Peppermint Review


Cast: Jennifer Garner, John Gallagher Jr., John Ortiz, Method Man

Director: Pierre Morel

Synopsis from Rotten Tomatoes: Peppermint is an action thriller which tells the story of young mother Riley North (Jennifer Garner) who awakens from a coma after her husband and daughter are killed in a brutal attack on the family. When the system frustratingly shields the murderers from justice, Riley sets out to transform herself from citizen to urban guerilla. Channeling her frustration into personal motivation, she spends years in hiding honing her mind, body and spirit to become an unstoppable force — eluding the underworld, the LAPD and the FBI — as she methodically delivers her personal brand of justice.


It is not very often that we get to see a competently made action movie that stars a female lead.  After Atomic Blonde came out last year, the door for these moments was opened and now we know that these types of movies can be made and do well either critically or commercially.  Peppermint looks to capitalize on this new, relatively uncharted territory by giving us Jennifer Garner as a strong, independent female lead. Where the film fails though is that this movie is essentially just Death Wish with a better acted protagonist.  While Garner was actually pretty captivating in her role, almost every below-the-line decision seemed like it went out of its way to undermine Garner.  From the poor direction, shoddy editing, and weak story, Garner is not a miracle worker and could not save this movie from its own terrible decision-making.

The story follows Riley North (Garner) a woman who witnessed her husband and daughter get killed in a drive-by shooting by local members of a drug cartel.  When the trial against the culprits does not yield the justice Riley is looking for, she isolates herself for years training to one day come back and deliver justice herself.  Starting off with what works well, Garner delivers a very strong emotional as well as physical performance.  Garner very easily shows us why we should empathize with her and her situation, which makes it very easy to root for her.  Unlike Death Wish, which tries to take the moral high road even though the character is a very morally flawed individual, Peppermint stays in its lane and focuses primarily on the individuals responsible for Riley’s pain.  When outside people are included in her actions, she never takes it further than necessary and shows how she can prove her point.  Outside of Garner though, the film tends to be a mess from start to finish.  From a story standpoint, the one thing the film could have done better is focus more on the main people who caused Riley pain instead of the cartel as a whole.  I wish we had gotten to see more of the interactions between the actual killers and Riley, but these moments are either briefly shown or overshadowed all together.  I understand the film is going for this John Wick style of plot where the main character is wronged and the whole organization needs to go down because of it, but John Wick provides a serviceable amount of buildup before these moments whereas Peppermint quickly glosses over these moments.  Outside of the plot, there is no explanation as to where Riley’s elite memory comes from.  Riley is just some random person at the beginning of the film and while she spends substantial time physically training, her ability to remember every detail from every moment of her life is never addressed.  These moments just appear whenever they are convenient, and I wish we got an explanation as to how she remembers all of these details.  Finally, many of the editing choices feel like they are out of a bad action movie from the early 2000’s. The opening sequence is most guilty of this, including some of the most blatant sins such as fast panoramic shots of Los Angeles and text that is double-lifted and moves quickly across the screen and shows us just how, “intense,” this movie is going to be.  This might be a minor detail, but it shows us off right from the beginning that this film is probably not going to be an all time classic.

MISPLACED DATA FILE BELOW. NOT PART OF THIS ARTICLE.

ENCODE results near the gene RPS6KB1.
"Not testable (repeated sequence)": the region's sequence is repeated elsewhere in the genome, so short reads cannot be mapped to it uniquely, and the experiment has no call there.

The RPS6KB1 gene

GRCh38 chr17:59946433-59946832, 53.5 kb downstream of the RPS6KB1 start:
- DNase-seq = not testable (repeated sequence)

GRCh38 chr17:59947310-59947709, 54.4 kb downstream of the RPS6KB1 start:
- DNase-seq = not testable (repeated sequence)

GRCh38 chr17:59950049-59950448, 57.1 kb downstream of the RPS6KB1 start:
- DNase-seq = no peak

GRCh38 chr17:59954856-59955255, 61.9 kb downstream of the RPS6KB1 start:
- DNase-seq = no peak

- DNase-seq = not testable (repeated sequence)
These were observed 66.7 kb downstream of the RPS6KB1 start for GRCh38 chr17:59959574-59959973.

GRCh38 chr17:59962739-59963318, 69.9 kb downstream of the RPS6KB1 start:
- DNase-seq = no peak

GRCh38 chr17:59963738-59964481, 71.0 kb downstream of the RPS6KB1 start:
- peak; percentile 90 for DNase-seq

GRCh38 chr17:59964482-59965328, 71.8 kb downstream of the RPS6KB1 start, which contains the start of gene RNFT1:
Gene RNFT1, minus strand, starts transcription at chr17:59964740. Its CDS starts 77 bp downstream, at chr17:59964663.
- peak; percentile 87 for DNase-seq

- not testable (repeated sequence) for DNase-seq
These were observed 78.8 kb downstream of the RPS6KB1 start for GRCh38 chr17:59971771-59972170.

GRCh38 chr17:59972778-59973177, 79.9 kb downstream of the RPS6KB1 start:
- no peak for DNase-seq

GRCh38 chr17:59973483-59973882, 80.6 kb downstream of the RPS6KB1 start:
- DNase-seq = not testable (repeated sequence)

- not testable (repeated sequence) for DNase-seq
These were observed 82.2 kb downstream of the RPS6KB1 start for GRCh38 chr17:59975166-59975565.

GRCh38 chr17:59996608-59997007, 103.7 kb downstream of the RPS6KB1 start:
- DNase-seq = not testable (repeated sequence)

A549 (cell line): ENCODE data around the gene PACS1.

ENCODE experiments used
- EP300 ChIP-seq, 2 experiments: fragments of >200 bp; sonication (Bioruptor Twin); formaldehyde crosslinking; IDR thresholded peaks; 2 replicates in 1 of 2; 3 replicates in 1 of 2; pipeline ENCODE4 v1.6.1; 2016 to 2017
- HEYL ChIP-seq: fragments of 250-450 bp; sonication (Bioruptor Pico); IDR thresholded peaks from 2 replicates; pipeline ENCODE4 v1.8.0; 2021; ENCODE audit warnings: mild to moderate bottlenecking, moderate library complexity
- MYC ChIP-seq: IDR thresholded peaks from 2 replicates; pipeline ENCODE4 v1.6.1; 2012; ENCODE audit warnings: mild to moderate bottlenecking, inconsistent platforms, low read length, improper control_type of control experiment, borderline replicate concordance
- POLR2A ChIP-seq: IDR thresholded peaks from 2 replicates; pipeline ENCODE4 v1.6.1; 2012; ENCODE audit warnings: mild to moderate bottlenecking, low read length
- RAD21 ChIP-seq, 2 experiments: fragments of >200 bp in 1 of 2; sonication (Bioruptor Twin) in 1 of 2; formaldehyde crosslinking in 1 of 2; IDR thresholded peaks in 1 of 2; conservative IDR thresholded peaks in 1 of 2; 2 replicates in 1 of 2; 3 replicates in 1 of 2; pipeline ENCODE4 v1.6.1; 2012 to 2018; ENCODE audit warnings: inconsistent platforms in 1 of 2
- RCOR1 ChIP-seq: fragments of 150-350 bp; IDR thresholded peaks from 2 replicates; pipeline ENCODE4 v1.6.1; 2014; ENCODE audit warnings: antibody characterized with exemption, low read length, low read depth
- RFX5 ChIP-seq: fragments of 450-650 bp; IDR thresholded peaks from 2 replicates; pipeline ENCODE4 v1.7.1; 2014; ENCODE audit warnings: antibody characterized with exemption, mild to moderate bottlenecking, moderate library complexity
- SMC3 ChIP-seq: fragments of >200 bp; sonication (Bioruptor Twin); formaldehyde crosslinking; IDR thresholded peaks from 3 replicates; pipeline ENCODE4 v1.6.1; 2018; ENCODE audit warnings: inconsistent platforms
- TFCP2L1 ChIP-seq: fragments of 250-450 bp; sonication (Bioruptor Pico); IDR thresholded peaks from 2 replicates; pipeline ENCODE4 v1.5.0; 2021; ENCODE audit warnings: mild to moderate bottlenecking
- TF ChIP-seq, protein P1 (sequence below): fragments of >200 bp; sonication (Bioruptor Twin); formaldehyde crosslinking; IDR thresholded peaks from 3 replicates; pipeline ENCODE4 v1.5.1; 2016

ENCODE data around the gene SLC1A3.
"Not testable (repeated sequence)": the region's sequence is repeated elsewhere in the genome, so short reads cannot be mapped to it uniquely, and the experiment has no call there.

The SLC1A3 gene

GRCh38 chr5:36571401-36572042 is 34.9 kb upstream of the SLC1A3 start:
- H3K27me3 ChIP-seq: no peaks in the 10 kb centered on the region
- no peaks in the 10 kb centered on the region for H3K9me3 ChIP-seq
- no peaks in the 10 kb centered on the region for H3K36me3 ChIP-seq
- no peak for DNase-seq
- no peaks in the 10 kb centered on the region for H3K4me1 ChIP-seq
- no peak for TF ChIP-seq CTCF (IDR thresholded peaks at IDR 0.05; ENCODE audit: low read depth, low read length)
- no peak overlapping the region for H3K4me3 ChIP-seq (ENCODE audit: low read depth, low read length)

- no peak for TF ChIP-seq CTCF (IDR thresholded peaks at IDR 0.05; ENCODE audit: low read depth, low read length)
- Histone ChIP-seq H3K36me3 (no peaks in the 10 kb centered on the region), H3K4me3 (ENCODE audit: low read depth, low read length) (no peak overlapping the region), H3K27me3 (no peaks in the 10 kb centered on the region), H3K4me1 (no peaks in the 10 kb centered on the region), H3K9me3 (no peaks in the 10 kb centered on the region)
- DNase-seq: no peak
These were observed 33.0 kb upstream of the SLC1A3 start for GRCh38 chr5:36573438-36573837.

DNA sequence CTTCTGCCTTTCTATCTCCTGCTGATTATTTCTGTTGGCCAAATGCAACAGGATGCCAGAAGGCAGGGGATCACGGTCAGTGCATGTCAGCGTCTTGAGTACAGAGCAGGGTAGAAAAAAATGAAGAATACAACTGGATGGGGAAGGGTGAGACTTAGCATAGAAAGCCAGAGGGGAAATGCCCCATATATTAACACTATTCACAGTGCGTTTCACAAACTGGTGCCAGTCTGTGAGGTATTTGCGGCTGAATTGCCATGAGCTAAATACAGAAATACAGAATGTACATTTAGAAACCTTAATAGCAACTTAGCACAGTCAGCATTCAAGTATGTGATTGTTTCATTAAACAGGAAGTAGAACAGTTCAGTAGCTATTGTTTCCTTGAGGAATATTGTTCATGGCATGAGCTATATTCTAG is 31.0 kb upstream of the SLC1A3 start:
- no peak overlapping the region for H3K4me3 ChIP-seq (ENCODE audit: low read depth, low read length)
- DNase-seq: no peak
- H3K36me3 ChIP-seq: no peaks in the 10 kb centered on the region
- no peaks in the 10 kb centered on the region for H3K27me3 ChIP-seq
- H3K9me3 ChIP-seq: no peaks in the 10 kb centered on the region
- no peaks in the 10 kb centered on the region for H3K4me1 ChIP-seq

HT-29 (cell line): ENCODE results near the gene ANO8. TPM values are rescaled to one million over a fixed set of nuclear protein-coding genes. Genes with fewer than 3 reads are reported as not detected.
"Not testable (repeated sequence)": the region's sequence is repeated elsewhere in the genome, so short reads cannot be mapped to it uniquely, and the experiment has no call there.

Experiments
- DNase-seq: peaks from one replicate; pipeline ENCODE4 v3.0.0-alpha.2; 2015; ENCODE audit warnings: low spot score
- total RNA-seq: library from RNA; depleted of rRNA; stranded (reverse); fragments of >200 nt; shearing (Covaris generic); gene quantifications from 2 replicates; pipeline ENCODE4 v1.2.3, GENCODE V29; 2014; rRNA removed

Overall, if it was not for Jennifer Garner, Peppermint probably would have ended up as one of my least favorite movies of 2018.  Instead, we ended up with a movie that is certainly flawed, but not nearly as bad as it could have been.  The action sequences were relatively interesting and Garner certainly carries the movie, but outside of that, the movie needed much more attention if it wanted to be something special.

Overall Score: 3.5/10

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